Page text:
Rehabilitation services provide long-distance aid

Updated: Aug 18, 2022 China Daily Print
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When Tamdrin, a rural doctor in Qinghai province, saw parallel bars, resistance cords and exercise balls for the first time in August last year, he had absolutely no idea how to use the equipment.

"At first sight, they looked like toys for kids to me," he said.

However, in the months that followed, he not only learned their function but also used them to aid the rehabilitation of more than 50 patients with hemiplegia-paralysis of one side of the body, usually caused by a stroke and high blood pressure-or rheumatoid arthritis, a chronic inflammatory disorder of the joints.

"In the past, we would give patients a massage or Tibetan medicinal baths," said Tamdrin, who like many people from the Tibetan ethnic group only uses one name. "There was really nothing else we could do to help them recuperate, except tell them to try moving around more at home."

The introduction of modern rehabilitation equipment in less-developed rural areas has been made possible by local governments, the Ling Feng Foundation and Chinese Medical Volunteers, an initiative aimed at boosting healthcare services in impoverished areas.

So far, about 140 rehabilitation rooms, equipped with a range of basic diagnostic machines and rehabilitation tools, have been set up in rural clinics across the country, including in the provinces of Shaanxi, Yunnan, Guizhou and Sichuan, according to the foundation.

Meanwhile, experienced doctors from larger hospitals have made videos to provide online tutoring for rural practitioners.

Li Guangqing, a doctor with the department of rehabilitative medicine at Capital Medical University's Xuanwu Hospital in Beijing, visited the rehabilitation room at the health clinic in Drongshok township, where Tamdrin works, as a volunteer doctor this month.

Li, who is also secretary-general of the Beijing Rehabilitation Medical Association, was eager to know if Tamdrin and his fellow doctors had watched the online courses.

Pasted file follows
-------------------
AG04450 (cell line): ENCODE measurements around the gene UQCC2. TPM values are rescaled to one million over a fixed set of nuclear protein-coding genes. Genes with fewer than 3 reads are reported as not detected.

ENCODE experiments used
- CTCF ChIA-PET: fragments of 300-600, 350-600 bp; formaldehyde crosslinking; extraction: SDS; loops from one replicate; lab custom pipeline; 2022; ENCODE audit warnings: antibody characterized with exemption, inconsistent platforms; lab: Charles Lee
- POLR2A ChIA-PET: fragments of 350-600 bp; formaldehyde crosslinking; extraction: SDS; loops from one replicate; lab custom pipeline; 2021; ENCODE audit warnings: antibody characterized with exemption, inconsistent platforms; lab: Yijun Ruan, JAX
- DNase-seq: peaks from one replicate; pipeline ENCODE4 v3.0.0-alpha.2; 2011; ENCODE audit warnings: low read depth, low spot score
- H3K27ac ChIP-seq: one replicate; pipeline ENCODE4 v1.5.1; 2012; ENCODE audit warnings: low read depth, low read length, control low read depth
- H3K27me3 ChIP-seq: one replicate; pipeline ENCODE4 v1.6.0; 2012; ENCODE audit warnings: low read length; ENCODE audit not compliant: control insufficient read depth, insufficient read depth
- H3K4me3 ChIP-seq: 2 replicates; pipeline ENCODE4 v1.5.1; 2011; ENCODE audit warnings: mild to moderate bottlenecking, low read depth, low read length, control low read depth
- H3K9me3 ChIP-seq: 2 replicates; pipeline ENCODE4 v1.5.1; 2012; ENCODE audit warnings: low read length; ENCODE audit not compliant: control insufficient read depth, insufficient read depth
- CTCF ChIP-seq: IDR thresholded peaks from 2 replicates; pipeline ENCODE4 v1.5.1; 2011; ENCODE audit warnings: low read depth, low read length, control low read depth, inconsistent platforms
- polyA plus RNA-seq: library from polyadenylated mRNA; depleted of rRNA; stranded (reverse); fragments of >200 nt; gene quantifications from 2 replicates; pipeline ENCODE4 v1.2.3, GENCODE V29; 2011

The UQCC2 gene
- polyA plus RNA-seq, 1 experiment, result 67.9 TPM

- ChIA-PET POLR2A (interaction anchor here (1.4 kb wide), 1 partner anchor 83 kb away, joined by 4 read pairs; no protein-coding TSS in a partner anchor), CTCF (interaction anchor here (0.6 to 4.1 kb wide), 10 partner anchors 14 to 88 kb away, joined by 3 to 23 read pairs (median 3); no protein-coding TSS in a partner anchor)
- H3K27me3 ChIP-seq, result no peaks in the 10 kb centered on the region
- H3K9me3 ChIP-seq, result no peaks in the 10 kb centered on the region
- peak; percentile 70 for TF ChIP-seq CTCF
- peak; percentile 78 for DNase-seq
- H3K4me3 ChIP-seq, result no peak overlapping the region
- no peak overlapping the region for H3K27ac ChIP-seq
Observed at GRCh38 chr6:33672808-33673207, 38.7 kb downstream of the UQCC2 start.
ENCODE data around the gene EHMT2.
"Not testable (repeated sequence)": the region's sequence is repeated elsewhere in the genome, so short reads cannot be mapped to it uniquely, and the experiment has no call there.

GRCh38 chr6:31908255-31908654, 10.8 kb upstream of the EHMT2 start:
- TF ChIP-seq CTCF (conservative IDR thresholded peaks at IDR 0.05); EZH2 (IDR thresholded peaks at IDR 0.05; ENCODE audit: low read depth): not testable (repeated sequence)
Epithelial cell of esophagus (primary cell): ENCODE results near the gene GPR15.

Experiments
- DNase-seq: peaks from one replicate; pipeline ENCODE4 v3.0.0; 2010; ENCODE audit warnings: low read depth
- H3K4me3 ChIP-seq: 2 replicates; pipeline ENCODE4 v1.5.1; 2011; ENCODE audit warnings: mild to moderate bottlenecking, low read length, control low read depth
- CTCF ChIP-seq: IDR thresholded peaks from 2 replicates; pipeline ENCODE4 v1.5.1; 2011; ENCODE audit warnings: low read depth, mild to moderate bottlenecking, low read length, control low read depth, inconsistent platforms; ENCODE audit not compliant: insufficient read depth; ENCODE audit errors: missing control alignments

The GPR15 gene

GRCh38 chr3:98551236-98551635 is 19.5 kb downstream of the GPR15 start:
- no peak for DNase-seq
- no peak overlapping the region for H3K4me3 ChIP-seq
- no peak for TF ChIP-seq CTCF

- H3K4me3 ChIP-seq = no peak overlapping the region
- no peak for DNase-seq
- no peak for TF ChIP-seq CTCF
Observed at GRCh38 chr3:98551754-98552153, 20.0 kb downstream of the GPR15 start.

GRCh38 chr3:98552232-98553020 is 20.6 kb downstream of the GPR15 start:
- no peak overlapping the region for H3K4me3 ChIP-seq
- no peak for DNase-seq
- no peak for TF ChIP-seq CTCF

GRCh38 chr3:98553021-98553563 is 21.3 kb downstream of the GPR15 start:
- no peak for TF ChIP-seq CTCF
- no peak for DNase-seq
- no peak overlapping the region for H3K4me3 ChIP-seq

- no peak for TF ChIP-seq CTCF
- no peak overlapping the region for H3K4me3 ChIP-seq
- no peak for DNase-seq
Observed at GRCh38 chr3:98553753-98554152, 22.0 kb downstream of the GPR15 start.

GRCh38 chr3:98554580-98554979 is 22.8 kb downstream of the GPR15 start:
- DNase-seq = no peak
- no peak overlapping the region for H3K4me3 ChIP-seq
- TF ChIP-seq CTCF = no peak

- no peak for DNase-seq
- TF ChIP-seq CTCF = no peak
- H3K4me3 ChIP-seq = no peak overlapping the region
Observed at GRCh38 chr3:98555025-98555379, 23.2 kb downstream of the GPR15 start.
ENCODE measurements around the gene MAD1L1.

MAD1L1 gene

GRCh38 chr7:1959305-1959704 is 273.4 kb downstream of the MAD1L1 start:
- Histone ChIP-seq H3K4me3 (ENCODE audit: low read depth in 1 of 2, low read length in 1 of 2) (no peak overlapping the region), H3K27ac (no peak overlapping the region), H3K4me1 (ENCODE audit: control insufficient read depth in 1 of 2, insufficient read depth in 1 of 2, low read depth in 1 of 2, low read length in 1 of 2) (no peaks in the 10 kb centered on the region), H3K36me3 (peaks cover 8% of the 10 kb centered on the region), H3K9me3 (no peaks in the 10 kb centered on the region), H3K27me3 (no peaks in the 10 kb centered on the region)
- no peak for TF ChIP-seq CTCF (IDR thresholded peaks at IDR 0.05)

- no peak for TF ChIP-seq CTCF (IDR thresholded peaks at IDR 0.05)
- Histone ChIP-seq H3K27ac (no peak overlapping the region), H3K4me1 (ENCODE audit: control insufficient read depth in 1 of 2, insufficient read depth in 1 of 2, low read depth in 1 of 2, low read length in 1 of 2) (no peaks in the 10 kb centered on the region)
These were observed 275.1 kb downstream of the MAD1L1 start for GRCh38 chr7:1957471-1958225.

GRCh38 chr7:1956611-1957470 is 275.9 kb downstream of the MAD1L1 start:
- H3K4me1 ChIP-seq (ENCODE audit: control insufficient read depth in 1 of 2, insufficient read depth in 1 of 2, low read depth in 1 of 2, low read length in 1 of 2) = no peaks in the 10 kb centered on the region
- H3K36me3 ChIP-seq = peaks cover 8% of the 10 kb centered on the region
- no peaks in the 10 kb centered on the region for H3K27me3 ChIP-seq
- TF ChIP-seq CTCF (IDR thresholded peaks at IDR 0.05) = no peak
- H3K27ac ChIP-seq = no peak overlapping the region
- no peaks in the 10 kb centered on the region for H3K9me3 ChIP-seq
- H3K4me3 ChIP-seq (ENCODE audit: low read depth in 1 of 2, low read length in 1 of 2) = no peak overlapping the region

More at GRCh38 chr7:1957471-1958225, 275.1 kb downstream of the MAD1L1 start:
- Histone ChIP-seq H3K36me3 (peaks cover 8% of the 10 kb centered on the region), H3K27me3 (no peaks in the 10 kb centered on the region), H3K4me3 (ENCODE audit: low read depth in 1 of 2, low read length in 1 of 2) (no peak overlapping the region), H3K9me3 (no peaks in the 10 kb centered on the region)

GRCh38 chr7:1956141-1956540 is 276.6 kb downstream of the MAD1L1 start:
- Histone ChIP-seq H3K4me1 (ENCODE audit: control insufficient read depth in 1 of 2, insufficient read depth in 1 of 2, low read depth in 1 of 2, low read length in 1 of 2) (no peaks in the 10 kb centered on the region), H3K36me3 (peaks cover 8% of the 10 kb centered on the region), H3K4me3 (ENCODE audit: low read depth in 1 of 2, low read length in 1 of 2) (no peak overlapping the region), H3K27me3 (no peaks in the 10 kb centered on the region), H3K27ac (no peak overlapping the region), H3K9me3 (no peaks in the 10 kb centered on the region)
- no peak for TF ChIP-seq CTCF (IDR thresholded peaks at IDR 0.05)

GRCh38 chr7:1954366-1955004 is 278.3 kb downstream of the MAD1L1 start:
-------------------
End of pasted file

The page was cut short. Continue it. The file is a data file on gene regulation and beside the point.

"I understood that it could be challenging for rural doctors to go through the 100-plus-hour videos by themselves," he said.

"That's why the program also required professionals like us to come to remote areas in person and get in touch with local healthcare workers."

In Drongshok, there are dozens of hemiplegia patients in need of long-term rehabilitation services, and each year sees six or seven new patients.

According to Li, the first few months after a stroke are the most important period for recovery and also the time when patients see the most improvement.

"It's a manageable number. Tamdrin can send me the patients' information and requests via message apps, and I can offer on-demand therapy guidance," he said.

"If there were more patients, I would probably need to gather a team from Beijing. For now, though, we can take small steps and make improvements that way."

About five hours from Drongshok by road, Drakba Sang, head of the Chido township health clinic, said that since a rehabilitation room was set up in March, about 60 patients have used the facility.

"Awareness is the key," he said. "It took painful efforts for us to go door to door to spread awareness of the significance of rehabilitation therapy, but it was certainly worthwhile."

One example Drakba Sang often quoted in his efforts to persuade people was that of a nun from a nearby monastery.

"She was so feeble at the beginning that it was impossible for her to stand up," he said. "However, after about 10 days of rehabilitation services, her condition had improved so much that she could hold a rice bowl on her own."

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